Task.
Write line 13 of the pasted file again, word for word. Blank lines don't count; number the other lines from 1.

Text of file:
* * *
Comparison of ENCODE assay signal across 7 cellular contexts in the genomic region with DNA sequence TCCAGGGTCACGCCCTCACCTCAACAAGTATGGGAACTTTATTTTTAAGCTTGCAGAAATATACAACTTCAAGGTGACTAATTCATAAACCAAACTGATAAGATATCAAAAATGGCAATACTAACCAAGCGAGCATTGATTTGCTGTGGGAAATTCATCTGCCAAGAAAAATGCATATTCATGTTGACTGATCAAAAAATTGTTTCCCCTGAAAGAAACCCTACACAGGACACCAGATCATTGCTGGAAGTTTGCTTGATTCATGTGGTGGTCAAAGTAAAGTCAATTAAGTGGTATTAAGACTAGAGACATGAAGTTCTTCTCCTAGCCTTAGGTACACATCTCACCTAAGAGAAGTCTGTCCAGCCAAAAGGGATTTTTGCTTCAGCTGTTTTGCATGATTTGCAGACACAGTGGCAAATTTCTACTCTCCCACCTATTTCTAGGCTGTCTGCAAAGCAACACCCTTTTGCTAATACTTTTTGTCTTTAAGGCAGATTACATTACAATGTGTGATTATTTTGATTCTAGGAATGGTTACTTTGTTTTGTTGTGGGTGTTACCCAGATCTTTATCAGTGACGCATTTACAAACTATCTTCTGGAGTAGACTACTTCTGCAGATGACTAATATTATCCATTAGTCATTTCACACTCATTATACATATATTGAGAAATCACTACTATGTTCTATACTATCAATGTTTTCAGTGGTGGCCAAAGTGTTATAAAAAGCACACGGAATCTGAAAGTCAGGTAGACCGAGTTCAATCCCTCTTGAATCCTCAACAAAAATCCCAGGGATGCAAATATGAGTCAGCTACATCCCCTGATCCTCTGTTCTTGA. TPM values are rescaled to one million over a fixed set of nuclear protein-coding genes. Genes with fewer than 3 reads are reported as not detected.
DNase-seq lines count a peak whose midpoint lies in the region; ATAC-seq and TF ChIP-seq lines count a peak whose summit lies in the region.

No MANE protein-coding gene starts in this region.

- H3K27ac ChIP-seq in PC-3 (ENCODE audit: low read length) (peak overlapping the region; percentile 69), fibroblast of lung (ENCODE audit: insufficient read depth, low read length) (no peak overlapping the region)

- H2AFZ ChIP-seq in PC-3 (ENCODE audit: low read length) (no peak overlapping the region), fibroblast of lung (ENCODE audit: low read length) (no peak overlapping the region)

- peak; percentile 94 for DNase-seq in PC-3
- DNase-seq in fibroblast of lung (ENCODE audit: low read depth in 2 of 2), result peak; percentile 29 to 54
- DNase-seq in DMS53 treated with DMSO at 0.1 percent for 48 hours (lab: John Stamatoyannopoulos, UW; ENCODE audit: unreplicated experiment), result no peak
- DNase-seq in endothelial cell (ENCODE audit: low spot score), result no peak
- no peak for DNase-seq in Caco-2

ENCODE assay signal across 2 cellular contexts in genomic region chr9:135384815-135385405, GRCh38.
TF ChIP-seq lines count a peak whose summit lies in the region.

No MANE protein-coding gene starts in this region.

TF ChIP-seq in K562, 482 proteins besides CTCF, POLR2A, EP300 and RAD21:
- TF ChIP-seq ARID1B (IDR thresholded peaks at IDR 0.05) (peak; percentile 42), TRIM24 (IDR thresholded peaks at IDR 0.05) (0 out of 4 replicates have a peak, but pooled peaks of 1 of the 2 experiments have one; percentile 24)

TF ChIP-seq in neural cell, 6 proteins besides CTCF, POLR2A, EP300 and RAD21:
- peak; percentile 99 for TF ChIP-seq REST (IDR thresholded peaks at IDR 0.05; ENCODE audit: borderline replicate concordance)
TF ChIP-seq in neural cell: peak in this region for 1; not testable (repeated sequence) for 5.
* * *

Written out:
No MANE protein-coding gene starts in this region.